Food riots go global as prices rise and rise

Article

Rising food prices could spark worldwide unrest and threaten political stability, the UN’s top humanitarian official warned yesterday after two days of rioting in Egypt over the doubling of prices of basic foods in a year and protests in other parts of the world.

Sir John Holmes, undersecretary general for humanitarian affairs and the UN’s emergency relief coordinator, told a conference in Dubai that escalating prices would trigger protests and riots in vulnerable nations. He said food scarcity and soaring fuel prices would compound the damaging effects of global warming. Prices have risen 40% on average globally since last summer.

As well as this week’s violence in Egypt, the rising cost and scarcity of food has been blamed for:

· Riots in Haiti last week that killed four people

· Violent protests in Ivory Coast

· Price riots in Cameroon in February that left 40 people dead

· Heated demonstrations in Mauritania, Mozambique and Senegal

· Protests in Uzbekistan, Yemen, Bolivia and Indonesia

UN staff in Jordan also went on strike for a day this week to demand a pay rise in the face of a 50% hike in prices, while Asian countries such as Cambodia, China, Vietnam, India and Pakistan have curbed rice exports to ensure supplies for their own residents.

Officials in the Philippines have warned that people hoarding rice could face economic sabotage charges. A moratorium is being considered on converting agricultural land for housing or golf courses, while fast-food outlets are being pressed to offer half-portions of rice.

Josette Sheeran, director of the UN World Food Programme, said last month: “We are seeing a new face of hunger. We are seeing more urban hunger than ever before. We are seeing food on the shelves but people being unable to afford it.”

Robert Zoellick, president of the World Bank, said “many more people will suffer and starve” unless the US, Europe, Japan and other rich countries provide funds. He said prices of all staple food had risen 80% in three years, and that 33 countries faced unrest because of the price rises.

In the UK, Professor John Beddington, the new chief scientific adviser to the government, used his first speech last month to warn the effects of the food crisis would bite more quickly than climate change. He said the agriculture industry needed to double its food production, using less water than today.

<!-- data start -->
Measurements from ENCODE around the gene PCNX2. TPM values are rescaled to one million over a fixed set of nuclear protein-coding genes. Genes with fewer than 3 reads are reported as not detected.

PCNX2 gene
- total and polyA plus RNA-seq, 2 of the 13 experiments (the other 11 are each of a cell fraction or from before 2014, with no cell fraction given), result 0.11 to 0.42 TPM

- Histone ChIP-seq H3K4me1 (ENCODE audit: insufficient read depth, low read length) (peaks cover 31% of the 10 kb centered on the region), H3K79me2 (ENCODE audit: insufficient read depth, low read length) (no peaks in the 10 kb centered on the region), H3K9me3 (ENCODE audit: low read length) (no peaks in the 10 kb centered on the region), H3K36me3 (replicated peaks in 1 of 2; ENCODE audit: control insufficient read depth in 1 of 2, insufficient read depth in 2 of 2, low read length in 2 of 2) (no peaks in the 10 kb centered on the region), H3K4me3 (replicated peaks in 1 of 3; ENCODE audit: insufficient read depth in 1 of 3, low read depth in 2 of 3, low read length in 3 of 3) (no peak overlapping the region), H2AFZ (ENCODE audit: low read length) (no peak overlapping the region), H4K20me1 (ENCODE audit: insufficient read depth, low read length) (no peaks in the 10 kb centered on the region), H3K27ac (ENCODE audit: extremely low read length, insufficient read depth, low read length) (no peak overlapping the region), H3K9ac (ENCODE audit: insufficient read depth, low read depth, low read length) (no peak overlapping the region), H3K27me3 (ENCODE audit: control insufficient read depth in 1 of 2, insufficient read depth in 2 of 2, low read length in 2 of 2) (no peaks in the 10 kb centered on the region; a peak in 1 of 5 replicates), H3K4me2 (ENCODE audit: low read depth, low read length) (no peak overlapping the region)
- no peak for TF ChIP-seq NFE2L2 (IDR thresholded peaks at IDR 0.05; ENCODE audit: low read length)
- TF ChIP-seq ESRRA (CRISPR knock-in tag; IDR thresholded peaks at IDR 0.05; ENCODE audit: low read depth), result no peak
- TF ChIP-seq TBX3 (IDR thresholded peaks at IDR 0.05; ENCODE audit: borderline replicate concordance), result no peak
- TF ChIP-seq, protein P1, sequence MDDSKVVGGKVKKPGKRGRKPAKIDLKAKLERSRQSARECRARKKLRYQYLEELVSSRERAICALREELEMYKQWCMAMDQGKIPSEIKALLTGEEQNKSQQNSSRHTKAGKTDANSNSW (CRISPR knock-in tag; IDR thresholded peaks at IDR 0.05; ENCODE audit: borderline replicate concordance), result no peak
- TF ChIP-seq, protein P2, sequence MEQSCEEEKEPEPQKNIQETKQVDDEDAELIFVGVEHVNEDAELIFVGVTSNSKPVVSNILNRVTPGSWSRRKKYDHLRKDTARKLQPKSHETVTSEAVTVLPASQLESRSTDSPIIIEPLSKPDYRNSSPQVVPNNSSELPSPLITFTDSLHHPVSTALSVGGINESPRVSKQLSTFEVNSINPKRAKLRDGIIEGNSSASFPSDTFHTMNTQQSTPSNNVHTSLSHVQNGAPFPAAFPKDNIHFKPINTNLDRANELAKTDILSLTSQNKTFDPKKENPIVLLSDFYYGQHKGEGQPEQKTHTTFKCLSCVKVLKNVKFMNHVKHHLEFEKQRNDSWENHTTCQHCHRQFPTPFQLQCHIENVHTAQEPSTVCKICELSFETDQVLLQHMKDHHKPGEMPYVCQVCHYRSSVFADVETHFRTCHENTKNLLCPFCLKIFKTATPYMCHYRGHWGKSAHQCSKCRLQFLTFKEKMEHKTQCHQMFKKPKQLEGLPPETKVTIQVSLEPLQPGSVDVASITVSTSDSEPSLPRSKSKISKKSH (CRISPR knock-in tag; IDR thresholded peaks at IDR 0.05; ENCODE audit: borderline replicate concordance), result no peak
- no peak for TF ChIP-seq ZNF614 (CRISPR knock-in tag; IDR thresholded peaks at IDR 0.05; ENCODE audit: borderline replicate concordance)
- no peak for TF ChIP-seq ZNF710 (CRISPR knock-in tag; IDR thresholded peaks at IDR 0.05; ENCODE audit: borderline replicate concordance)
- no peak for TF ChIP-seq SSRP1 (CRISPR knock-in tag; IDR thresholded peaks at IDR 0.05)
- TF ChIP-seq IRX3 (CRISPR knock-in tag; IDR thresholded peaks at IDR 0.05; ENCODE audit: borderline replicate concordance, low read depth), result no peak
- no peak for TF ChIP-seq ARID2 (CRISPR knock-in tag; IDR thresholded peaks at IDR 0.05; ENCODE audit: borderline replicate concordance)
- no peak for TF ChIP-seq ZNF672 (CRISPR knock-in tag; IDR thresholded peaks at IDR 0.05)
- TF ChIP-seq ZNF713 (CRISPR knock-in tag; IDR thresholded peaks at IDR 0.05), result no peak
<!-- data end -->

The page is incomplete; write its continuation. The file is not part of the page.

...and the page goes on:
He said the prospect of food shortages over the next 20 years was so acute it had to be tackled immediately: “Climate change is a real issue and is rightly being dealt with by major global investment. However, I am concerned there is another major issue along a similar time-scale – that of food and energy security.”

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This entry was posted in Climate change, Economics, Extreme weather, Food & Agriculture, Indonesia, Politics, Protest, UN, War & security, Water and tagged . Bookmark the permalink.

5 Responses to Food riots go global as prices rise and rise

  1. the Grit says:

    Hi Matt,

    My, unintended consequences from radical environmentalist policies! Who would have thought?

    the Grit

  2. matt says:

    I don’t know of an organisation concerned with the environment that has pushed for the uptake of biofuels as an option for resolving issues to do with climate changes. If they have then they are obviously misplaced in their judgement.

    I do know however that Bush and his big business buddies have arranged massive subsidies with US taxpayers monies to push the ethanol agenda, based on something to do with energy security, now that the US invasion of Iraq (or Vietnam II) has failed.

    US govt: like a bull in a global china shop (nb. small ‘c’ 🙂 ), pumped up on amphetamines.

  3. Mister Coffee Maker says:

    Interesting article. The same goes for coffee prices.

  4. keithsc says:

    The World Bank’s figures show the real price of rice reached a 19 year high and wheat a 28 year high last month according to the Observer of 06.04.2008. And that was last month! The era of cheap food seems to be well and truly over.

  5. Baikong says:

    yes keith! everything is horrible now!

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